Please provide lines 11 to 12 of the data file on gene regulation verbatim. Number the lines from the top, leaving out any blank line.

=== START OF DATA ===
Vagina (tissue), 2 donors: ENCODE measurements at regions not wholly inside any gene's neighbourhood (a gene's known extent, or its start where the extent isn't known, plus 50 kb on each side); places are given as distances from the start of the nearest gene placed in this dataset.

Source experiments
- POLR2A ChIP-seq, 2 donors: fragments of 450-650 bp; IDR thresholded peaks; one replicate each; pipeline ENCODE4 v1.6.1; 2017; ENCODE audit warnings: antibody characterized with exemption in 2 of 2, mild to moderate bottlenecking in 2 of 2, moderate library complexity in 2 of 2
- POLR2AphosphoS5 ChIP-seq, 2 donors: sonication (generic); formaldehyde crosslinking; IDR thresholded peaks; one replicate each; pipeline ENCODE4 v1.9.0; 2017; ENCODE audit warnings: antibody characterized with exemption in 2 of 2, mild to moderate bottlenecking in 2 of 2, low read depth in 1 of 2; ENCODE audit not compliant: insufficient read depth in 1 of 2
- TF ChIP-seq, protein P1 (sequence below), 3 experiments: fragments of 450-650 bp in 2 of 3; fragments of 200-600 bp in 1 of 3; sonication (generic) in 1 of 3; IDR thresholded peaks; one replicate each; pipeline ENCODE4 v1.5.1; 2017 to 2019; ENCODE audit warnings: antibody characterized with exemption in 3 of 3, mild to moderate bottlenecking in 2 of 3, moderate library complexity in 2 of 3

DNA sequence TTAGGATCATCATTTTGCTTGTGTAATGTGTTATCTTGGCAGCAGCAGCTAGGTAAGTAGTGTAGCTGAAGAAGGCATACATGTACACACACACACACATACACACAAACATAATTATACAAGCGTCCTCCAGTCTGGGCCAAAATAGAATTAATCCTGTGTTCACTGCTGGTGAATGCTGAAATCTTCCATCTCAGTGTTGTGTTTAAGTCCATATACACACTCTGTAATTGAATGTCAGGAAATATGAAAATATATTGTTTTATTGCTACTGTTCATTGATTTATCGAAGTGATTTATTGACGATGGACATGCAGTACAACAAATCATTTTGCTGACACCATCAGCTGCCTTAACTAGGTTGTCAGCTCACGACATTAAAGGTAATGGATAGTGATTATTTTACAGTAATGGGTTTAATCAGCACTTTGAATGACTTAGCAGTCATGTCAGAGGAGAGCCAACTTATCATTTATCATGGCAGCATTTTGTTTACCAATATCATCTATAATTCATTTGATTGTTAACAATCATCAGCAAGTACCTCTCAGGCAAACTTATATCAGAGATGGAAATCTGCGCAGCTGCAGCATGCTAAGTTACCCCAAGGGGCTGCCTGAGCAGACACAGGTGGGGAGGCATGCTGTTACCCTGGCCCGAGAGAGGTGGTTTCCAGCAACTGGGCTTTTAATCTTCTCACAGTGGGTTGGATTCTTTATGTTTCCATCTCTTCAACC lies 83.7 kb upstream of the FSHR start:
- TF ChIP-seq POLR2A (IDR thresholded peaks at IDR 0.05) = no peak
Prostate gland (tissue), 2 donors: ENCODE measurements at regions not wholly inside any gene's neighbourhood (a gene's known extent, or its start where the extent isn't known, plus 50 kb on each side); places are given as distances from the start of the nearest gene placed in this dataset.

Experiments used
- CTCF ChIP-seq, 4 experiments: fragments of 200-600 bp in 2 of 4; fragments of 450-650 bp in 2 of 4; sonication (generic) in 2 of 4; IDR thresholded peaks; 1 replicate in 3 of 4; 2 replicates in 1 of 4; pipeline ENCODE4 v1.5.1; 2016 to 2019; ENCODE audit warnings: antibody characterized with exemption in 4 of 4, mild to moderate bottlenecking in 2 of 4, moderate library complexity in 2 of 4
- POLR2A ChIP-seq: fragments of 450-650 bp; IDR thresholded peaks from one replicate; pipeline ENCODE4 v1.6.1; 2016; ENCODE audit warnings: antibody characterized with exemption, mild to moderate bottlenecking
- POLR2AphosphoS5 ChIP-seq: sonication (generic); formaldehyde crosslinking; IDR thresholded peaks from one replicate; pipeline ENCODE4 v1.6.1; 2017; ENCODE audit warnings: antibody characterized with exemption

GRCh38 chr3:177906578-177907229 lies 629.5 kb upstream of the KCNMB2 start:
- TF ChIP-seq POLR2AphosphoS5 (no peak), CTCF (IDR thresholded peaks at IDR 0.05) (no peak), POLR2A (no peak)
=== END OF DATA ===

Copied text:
- POLR2A ChIP-seq: fragments of 450-650 bp; IDR thresholded peaks from one replicate; pipeline ENCODE4 v1.6.1; 2016; ENCODE audit warnings: antibody characterized with exemption, mild to moderate bottlenecking
- POLR2AphosphoS5 ChIP-seq: sonication (generic); formaldehyde crosslinking; IDR thresholded peaks from one replicate; pipeline ENCODE4 v1.6.1; 2017; ENCODE audit warnings: antibody characterized with exemption